Bucket Teeth

G.E.T. Bucket Teeth ITR

High-quality bucket teeth are an essential part of a good excavator or backhoe. They make digging smooth and efficient while minimizing downtime to get the job done quickly.  Bucket teeth are deceptively simple. They use abrasion to remove many different kinds of materials from job sites. Teeth are the final, most crucial step in a complex mechanical process when it comes to digging and moving ground and debris.

Not all bucket teeth are created equal. The job site can stress many kinds of heavy machinery; bucket teeth must deal with abrasion and overall resistance from rough materials like stone and gravel. Durability is a critical element of their operation.

Construction Equipment Bucket Teeth

Bucket teeth ground engagement toolsFor excavators, the teeth enable the excavator bucket to leverage itself under loads of dirt, stone, and other materials for removal. In other words, bucket teeth allow for effective digging.  For backhoes, the teeth fulfill a similar purpose. They allow easy bucket loading for relocating large plants (like trees and stumps), rocks, and building materials.

Loaders use bucket teeth primarily for leverage. This lets them pry and lift heavy, sometimes tricky loads. A dozer’s teeth allow the machine to quickly push through large amounts of earth. Consequently, good bucket teeth give dozers faster cycle times. Finally, a grader uses bucket teeth to smooth out surfaces like unpaved roads and farmland.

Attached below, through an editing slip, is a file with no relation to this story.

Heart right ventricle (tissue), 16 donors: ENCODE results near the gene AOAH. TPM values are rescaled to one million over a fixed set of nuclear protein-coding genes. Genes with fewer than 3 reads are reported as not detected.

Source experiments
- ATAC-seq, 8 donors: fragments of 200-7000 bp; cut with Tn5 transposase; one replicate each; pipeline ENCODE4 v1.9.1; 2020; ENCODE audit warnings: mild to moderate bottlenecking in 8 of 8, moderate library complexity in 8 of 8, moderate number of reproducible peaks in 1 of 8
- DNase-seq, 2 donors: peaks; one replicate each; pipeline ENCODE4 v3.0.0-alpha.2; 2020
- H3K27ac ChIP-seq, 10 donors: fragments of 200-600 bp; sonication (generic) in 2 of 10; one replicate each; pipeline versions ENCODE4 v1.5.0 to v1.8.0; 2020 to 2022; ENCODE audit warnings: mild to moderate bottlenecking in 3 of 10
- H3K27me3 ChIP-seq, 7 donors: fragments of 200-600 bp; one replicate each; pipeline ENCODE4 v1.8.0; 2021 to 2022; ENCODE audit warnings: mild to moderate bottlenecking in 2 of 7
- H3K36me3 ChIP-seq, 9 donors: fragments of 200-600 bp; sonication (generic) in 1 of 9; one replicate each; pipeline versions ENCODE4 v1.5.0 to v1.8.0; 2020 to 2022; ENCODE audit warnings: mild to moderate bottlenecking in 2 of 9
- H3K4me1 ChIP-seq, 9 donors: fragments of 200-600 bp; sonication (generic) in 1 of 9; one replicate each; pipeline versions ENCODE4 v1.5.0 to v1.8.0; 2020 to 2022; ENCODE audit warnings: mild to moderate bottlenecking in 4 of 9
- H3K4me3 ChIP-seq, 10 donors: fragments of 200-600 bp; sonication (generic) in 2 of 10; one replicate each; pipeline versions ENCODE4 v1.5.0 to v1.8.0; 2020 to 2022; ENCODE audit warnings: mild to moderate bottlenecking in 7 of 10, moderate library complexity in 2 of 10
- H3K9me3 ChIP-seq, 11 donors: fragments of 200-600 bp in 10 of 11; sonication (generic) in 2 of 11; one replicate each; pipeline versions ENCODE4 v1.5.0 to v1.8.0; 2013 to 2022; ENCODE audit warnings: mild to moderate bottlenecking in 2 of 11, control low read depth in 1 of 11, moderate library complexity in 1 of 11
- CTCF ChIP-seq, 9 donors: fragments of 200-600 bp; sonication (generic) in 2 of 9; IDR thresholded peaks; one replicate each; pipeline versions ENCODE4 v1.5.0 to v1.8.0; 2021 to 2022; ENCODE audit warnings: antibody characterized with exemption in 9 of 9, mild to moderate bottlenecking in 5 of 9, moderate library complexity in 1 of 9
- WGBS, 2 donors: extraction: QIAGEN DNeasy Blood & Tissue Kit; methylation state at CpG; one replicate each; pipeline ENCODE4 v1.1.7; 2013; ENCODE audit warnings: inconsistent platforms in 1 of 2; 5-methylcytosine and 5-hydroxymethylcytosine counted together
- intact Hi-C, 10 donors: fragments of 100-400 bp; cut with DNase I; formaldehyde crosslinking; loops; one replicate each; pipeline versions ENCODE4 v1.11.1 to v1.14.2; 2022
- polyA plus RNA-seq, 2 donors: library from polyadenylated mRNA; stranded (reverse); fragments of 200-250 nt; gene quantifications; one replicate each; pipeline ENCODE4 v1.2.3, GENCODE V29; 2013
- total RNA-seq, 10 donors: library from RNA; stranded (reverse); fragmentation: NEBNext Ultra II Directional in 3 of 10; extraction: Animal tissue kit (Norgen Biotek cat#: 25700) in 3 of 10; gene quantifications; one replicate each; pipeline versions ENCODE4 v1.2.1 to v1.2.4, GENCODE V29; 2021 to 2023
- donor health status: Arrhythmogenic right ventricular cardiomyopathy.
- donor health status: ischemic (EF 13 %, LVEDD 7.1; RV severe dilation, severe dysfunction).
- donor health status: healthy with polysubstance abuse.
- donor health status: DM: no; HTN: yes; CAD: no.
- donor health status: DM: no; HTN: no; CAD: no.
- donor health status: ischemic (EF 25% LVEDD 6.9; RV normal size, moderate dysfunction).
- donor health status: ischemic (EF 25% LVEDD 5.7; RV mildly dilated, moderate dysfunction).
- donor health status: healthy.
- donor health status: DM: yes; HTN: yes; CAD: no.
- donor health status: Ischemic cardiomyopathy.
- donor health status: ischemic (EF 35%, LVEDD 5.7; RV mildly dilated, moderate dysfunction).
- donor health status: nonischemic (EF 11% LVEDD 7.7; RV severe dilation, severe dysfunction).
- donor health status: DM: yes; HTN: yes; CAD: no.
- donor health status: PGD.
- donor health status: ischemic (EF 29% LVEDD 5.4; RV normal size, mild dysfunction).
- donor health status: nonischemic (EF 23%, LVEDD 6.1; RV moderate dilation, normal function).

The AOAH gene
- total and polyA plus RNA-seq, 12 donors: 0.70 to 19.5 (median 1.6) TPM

Ground Engaging Tools (G.E.T.)

Bucket teeth comprise a class of parts called “ground engaging tools” or G.E.T. These metal components contact the ground during work. Therefore, they do the vital job of moving earth and debris around the job site via penetration and abrasion. Besides bucket teeth, some examples of G.E.T. include bulldozer blades, plows, and ripper shanks in earthmoving equipment.

Types of Bucket Teeth

No matter the shape of the teeth, they’ll be made of either cast or forged metal. Because casting metal is less labor-intensive, it provides high cost-effectiveness. Manufacturers often cast teeth to be self-sharpening.

Chisel Teeth